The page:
Impeaching the IRS Chief – why it’s a good idea

(Flickr / Alan Sheffield)

(Flickr / Alan Sheffield)

After reports revealed that the IRS had been targeting conservative groups with additional scrutiny, conservatives were outraged while even President Obama claimed that the criticism was overblown. Instead of rightly recognizing the egregious conduct of the agency, Obama argued that the “real scandal” was that the IRS was “poorly funded.”

Seriously?

Last week, House Oversight Committee Chairman Jason Chaffetz brought impeachment charges against IRS Commissioner John Koskinen. It’s about time. Throughout his tenure as head of the IRS (since being appointed by Obama in 2013), Koskinen has continued to obstruct the congressional investigation into the IRS’s conduct, at times offering blatantly false responses to congressional questions.

“If you responded to an IRS audit the way Koskinen’s IRS has behaved, you’d be looking at huge penalties and maybe prison time,” said the editorial board of the New York Post.

The impeachment articles charge that Koskinen deliberately “engaged in a pattern of deception.” A month after the Oversight Committee issued a subpoena to Koskinen to produce all e-mails sent or received by Lois Lerner, a senior IRS employee who evidently had knowledge of the political targeting, IRS employees erased backup tapes containing up to 24,000 Lerner e-mails.

Lerner, who has since been held in contempt of Congress, admitted in 2013 that employees had inappropriately scrutinized applications for tax-exempt status by groups with “tea party” or “patriot” in their names.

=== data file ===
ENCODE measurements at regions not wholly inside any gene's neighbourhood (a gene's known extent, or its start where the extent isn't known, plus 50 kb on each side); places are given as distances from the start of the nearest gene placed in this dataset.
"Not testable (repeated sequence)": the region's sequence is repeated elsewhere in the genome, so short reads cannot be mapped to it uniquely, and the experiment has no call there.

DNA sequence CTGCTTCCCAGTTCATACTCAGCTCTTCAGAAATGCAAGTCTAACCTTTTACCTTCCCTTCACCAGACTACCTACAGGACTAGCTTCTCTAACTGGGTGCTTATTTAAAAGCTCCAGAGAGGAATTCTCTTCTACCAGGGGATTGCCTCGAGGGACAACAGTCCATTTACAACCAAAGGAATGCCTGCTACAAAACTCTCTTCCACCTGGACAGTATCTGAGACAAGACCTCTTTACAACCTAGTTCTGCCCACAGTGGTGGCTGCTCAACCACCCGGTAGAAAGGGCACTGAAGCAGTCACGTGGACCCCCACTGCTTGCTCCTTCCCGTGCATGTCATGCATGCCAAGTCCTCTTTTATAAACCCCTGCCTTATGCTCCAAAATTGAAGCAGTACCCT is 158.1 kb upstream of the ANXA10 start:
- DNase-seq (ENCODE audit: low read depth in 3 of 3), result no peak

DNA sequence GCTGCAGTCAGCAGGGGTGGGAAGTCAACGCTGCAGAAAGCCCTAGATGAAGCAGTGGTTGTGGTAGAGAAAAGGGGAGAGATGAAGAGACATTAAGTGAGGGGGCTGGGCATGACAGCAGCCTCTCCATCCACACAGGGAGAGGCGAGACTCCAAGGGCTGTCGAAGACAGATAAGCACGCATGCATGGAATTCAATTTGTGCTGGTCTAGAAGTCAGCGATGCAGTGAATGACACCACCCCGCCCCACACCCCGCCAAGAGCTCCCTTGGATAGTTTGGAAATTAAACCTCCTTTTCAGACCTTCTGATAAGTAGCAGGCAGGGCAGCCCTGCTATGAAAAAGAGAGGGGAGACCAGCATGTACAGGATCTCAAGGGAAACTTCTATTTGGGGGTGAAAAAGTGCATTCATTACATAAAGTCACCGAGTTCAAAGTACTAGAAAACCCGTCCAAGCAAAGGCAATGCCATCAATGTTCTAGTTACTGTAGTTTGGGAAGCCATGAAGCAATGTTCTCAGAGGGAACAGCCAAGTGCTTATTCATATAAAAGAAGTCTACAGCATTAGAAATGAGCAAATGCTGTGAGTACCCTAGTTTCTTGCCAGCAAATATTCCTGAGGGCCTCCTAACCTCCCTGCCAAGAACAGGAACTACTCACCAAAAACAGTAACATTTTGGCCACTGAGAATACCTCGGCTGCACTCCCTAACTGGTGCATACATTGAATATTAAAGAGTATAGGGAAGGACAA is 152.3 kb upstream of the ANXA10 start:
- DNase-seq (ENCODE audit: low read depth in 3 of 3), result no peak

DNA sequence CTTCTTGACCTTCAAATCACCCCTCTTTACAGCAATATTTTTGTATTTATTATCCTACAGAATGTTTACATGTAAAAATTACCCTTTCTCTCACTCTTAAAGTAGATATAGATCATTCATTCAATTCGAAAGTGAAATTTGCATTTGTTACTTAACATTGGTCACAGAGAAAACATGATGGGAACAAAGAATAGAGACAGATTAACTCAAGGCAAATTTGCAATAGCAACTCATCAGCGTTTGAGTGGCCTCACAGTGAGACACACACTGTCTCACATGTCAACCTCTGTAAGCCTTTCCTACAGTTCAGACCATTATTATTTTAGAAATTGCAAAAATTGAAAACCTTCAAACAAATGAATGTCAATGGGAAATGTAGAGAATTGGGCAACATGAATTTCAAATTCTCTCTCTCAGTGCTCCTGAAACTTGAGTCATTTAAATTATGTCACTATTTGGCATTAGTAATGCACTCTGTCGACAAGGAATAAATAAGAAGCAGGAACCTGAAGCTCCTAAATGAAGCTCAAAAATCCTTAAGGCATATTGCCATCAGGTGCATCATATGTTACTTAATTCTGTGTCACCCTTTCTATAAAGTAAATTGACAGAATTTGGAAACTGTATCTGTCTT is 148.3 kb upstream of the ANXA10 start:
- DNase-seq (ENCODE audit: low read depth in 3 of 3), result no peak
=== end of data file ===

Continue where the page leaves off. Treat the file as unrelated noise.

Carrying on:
Commissioner Koskinen repeatedly asserted to Congress that the agency had made its best efforts to recover Lerner’s e-mails after her hard drive crashed, but he didn’t tell Congress about the alleged problems that arose in February until four months later.

In congressional hearings, Koskinen repeated his rehearsed answers, claiming that the agency had “gone to great lengths” to retrieve all of Lerner’s e-mails. I remember firsthand the tension in the congressional hearing room where Rep. Paul Ryan (then, just a member of the Ways and Means Committee) took apart Koskinen’s argument. “Nobody believes you,” he said.

The impeachment articles also charge that the Treasury Inspector General for Tax Administration found 1,000 Lerner e-mails that the IRS failed to produce, and it only took them 15 days – indicating that the IRS didn’t conduct a thorough review.

“The Treasury Inspector General for Tax Administration searched a number of available sources, including disaster backup tapes, Lois Lerner’s Blackberry, the email server, backup tapes for the email server, and Lois Lerner’s temporary replacement laptop,” the charges read. “The Internal Revenue Service failed to examine any of those sources in its own investigation.”

The entire fiasco is an example of an administration that continuously treats serious congressional investigations as mere political posturing and feels no qualms about dodging the tough questions and deceiving representatives.

The IRS scandal is a serious occurrence of government corruption, and Koskinen’s misleading conduct and general obstruction are unacceptable. He should be held accountable.

Published on Opportunity Lives

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